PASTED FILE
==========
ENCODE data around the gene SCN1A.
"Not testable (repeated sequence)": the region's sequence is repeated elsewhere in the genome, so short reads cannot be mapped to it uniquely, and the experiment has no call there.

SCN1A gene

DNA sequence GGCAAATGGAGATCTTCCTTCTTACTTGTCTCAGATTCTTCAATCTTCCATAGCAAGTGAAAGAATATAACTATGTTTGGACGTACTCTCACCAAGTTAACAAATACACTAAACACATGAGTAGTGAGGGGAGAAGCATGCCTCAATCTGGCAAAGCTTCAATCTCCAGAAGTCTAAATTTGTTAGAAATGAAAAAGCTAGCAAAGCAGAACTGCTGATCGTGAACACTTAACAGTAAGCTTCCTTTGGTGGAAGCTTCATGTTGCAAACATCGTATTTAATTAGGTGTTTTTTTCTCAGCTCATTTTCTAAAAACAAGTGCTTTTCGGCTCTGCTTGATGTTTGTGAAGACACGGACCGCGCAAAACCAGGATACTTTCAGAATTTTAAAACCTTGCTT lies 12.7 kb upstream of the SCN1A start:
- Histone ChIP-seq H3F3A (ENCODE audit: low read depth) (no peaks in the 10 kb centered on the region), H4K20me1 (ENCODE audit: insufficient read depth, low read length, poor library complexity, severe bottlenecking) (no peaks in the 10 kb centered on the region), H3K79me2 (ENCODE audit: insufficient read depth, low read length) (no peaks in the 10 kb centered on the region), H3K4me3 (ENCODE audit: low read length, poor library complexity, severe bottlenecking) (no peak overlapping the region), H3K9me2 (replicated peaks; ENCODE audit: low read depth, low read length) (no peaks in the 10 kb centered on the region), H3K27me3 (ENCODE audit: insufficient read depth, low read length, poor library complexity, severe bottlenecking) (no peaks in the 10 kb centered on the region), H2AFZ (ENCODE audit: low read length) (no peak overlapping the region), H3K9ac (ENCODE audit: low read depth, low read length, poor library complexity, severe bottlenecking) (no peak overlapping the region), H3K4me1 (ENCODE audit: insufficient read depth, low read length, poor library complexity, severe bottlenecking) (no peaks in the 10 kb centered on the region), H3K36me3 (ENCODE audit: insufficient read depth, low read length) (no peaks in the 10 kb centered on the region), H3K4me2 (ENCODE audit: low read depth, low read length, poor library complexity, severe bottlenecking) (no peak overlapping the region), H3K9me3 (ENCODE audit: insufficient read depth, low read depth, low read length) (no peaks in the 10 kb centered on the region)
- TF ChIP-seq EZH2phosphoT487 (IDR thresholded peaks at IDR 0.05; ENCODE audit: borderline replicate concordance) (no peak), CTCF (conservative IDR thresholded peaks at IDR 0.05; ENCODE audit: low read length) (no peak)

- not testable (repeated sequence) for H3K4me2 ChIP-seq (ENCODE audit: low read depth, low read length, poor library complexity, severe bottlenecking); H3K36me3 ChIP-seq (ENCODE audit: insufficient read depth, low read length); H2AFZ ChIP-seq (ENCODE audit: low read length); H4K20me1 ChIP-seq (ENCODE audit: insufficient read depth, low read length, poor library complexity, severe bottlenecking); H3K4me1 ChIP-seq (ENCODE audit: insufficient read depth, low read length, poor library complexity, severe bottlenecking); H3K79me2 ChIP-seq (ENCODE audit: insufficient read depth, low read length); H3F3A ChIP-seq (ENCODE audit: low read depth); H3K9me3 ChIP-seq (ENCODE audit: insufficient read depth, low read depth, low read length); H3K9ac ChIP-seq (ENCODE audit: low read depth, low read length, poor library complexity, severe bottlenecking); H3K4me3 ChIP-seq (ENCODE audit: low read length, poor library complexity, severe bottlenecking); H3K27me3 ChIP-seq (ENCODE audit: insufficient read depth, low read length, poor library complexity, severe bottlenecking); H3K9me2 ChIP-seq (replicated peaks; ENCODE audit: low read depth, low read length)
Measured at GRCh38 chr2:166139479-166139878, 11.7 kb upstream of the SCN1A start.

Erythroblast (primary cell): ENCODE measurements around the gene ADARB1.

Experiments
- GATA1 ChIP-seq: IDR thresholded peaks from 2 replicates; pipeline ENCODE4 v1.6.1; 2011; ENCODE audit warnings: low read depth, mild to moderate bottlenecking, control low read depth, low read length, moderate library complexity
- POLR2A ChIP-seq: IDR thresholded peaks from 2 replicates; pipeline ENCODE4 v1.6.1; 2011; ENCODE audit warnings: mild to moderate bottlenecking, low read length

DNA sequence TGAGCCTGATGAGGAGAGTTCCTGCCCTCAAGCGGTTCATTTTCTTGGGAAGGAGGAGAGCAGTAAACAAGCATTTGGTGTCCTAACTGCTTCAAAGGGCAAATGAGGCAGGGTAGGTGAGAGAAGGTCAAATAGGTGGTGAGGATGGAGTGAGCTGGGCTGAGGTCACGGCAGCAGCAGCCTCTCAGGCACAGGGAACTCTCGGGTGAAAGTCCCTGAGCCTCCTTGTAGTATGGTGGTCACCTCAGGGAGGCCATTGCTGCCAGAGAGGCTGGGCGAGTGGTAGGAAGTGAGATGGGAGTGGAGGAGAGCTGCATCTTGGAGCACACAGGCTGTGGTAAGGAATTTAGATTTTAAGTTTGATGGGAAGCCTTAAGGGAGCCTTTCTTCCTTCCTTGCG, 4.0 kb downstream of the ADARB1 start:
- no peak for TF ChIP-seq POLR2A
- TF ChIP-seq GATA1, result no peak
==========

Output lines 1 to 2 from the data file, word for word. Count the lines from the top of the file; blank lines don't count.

ENCODE data around the gene SCN1A.
"Not testable (repeated sequence)": the region's sequence is repeated elsewhere in the genome, so short reads cannot be mapped to it uniquely, and the experiment has no call there.